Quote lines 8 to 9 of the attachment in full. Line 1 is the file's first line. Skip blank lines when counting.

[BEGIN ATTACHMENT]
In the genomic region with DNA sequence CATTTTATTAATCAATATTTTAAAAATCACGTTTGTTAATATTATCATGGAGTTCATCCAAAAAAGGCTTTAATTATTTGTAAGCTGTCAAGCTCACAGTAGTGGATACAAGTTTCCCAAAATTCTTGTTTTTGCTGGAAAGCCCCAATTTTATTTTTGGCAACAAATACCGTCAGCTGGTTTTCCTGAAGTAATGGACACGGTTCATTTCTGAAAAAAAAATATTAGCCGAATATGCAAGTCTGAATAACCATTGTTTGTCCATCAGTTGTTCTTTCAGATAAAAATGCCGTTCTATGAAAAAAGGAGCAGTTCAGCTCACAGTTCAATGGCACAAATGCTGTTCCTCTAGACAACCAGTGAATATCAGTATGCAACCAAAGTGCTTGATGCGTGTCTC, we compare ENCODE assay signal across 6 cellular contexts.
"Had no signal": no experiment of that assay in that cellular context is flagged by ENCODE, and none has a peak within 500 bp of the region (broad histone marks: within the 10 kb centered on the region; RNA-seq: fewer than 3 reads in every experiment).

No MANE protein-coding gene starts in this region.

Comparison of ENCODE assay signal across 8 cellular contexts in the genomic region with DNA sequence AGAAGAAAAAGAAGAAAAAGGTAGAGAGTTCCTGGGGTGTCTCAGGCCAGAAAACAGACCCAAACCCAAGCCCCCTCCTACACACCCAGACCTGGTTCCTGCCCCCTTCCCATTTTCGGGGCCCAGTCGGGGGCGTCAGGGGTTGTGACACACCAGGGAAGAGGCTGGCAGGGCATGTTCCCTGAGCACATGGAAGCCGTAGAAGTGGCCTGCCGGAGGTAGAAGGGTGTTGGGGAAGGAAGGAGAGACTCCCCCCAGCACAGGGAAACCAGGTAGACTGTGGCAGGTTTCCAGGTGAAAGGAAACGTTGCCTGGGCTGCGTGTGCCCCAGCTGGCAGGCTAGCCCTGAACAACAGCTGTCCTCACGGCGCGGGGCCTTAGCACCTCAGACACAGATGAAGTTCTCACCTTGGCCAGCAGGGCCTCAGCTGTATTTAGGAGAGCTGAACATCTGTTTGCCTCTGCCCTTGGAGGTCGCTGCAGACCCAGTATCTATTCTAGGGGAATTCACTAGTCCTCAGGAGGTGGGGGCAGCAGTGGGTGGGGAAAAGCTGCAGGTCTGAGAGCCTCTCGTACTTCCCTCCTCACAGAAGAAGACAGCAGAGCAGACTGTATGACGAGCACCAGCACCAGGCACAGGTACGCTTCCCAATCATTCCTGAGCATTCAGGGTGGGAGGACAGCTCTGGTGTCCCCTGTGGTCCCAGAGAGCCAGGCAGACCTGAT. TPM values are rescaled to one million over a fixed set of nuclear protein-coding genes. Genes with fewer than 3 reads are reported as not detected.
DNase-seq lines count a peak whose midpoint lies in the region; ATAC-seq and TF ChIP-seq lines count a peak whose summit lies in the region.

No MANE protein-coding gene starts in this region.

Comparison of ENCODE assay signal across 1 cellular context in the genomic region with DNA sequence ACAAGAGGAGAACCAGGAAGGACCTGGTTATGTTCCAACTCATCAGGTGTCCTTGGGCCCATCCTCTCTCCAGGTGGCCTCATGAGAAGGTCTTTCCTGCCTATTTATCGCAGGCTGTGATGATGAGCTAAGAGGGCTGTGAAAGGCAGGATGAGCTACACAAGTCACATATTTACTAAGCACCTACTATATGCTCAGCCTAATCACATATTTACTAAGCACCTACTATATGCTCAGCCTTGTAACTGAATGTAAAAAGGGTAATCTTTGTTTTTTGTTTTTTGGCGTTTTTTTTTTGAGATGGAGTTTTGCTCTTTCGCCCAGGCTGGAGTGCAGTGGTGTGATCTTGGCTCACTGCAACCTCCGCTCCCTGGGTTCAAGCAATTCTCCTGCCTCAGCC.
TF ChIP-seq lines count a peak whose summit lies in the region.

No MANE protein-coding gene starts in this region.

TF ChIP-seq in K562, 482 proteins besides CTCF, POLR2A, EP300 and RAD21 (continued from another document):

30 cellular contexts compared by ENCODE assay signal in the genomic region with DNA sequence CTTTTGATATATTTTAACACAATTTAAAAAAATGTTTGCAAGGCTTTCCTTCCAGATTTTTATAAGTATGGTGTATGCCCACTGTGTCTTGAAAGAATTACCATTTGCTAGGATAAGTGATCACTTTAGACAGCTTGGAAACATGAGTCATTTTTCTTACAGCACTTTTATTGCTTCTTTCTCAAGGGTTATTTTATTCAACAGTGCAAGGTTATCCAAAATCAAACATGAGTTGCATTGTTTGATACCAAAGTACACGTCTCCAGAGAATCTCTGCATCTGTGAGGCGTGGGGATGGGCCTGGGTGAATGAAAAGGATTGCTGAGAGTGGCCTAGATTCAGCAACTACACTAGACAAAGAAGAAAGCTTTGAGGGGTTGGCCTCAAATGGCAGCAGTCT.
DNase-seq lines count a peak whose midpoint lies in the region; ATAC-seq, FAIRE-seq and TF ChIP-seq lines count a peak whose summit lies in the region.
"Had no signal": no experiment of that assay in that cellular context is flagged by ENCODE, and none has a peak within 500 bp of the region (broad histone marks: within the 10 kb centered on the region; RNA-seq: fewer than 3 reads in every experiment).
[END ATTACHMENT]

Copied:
TF ChIP-seq lines count a peak whose summit lies in the region.

No MANE protein-coding gene starts in this region.